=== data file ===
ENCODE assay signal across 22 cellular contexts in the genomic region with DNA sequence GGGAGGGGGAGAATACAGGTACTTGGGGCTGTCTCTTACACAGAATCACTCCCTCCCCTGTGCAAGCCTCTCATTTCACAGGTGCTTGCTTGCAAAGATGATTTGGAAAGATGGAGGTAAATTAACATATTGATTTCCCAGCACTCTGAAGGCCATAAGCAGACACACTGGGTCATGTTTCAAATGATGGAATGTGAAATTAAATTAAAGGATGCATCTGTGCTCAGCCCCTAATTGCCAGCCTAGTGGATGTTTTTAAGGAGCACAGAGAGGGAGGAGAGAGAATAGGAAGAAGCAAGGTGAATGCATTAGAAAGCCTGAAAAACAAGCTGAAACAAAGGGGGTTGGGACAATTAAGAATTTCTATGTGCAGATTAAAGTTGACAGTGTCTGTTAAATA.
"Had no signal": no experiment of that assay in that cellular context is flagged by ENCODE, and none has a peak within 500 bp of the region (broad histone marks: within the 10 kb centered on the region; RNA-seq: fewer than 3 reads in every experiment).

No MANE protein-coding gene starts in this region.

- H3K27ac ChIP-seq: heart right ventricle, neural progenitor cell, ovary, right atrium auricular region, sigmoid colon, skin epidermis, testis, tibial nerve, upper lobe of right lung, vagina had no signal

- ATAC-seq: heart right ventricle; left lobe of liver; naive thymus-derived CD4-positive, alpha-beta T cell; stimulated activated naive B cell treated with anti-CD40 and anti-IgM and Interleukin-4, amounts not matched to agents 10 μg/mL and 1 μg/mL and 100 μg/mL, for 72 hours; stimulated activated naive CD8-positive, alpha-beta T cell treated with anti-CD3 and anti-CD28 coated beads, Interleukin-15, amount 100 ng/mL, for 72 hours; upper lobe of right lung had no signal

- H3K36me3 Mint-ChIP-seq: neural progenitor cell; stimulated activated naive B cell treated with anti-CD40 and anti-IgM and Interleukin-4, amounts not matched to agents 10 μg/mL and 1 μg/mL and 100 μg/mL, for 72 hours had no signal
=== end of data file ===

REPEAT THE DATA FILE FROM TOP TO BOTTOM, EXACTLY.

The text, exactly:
ENCODE assay signal across 22 cellular contexts in the genomic region with DNA sequence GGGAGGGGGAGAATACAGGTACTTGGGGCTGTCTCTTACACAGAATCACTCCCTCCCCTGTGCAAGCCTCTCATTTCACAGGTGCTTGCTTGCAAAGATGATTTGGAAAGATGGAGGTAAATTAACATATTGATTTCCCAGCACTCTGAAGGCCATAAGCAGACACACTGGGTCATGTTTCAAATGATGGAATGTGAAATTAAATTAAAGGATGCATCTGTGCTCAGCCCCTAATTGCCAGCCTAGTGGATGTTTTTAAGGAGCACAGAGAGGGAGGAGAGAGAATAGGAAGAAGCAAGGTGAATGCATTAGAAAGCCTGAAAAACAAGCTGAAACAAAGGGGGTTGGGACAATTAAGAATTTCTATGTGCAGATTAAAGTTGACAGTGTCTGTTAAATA.
"Had no signal": no experiment of that assay in that cellular context is flagged by ENCODE, and none has a peak within 500 bp of the region (broad histone marks: within the 10 kb centered on the region; RNA-seq: fewer than 3 reads in every experiment).

No MANE protein-coding gene starts in this region.

- H3K27ac ChIP-seq: heart right ventricle, neural progenitor cell, ovary, right atrium auricular region, sigmoid colon, skin epidermis, testis, tibial nerve, upper lobe of right lung, vagina had no signal

- ATAC-seq: heart right ventricle; left lobe of liver; naive thymus-derived CD4-positive, alpha-beta T cell; stimulated activated naive B cell treated with anti-CD40 and anti-IgM and Interleukin-4, amounts not matched to agents 10 μg/mL and 1 μg/mL and 100 μg/mL, for 72 hours; stimulated activated naive CD8-positive, alpha-beta T cell treated with anti-CD3 and anti-CD28 coated beads, Interleukin-15, amount 100 ng/mL, for 72 hours; upper lobe of right lung had no signal

- H3K36me3 Mint-ChIP-seq: neural progenitor cell; stimulated activated naive B cell treated with anti-CD40 and anti-IgM and Interleukin-4, amounts not matched to agents 10 μg/mL and 1 μg/mL and 100 μg/mL, for 72 hours had no signal